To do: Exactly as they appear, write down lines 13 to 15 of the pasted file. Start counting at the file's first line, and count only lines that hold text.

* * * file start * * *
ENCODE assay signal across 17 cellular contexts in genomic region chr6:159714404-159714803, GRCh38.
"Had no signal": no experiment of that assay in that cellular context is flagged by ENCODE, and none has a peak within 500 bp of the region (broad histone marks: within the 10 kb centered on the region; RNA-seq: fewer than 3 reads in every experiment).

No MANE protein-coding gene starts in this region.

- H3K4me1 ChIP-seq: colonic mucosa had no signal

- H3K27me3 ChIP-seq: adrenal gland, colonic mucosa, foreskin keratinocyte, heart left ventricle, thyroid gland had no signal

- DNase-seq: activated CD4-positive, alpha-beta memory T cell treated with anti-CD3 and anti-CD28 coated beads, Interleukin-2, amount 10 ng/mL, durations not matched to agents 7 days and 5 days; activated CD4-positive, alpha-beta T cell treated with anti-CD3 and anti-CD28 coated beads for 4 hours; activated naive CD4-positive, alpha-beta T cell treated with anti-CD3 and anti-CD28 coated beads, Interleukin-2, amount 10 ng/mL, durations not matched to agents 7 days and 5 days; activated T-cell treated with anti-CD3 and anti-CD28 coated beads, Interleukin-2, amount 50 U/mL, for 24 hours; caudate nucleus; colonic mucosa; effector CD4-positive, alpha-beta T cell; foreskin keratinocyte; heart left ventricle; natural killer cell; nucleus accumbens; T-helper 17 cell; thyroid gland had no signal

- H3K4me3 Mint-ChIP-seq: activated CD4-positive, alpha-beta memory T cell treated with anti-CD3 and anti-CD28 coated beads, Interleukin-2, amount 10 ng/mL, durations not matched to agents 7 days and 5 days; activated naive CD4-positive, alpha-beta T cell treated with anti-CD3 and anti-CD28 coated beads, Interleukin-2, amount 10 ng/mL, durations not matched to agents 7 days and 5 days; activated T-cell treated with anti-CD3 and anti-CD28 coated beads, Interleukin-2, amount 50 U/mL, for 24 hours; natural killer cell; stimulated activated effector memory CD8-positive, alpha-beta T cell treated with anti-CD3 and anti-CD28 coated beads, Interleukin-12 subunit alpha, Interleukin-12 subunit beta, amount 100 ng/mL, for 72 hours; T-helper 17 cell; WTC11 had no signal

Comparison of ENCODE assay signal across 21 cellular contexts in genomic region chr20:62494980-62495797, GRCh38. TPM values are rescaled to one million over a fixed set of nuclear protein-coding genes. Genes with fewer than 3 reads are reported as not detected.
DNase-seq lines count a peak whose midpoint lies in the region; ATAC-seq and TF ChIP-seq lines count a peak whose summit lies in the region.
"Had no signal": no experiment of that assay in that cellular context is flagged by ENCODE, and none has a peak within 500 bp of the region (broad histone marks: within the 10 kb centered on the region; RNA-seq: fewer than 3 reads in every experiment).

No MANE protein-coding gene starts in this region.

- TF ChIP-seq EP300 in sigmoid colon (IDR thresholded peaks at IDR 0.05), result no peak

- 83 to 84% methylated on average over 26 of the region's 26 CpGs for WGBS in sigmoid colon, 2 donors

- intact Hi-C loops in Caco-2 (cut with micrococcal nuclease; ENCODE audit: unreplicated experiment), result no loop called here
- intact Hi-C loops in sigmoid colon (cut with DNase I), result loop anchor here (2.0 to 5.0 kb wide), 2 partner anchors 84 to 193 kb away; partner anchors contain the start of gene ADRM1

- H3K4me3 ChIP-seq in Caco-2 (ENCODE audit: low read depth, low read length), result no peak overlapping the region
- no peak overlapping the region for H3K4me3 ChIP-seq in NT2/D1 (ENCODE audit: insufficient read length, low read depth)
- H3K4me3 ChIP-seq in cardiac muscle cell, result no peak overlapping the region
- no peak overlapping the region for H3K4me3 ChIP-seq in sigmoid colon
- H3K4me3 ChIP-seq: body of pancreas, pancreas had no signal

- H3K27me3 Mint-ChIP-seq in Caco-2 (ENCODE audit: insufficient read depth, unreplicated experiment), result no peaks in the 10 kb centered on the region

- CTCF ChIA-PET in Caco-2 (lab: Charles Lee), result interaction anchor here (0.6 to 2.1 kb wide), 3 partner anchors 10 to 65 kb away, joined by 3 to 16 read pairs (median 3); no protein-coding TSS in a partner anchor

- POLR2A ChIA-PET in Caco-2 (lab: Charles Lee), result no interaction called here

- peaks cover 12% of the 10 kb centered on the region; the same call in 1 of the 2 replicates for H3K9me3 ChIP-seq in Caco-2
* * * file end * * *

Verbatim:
- 83 to 84% methylated on average over 26 of the region's 26 CpGs for WGBS in sigmoid colon, 2 donors

- intact Hi-C loops in Caco-2 (cut with micrococcal nuclease; ENCODE audit: unreplicated experiment), result no loop called here
- intact Hi-C loops in sigmoid colon (cut with DNase I), result loop anchor here (2.0 to 5.0 kb wide), 2 partner anchors 84 to 193 kb away; partner anchors contain the start of gene ADRM1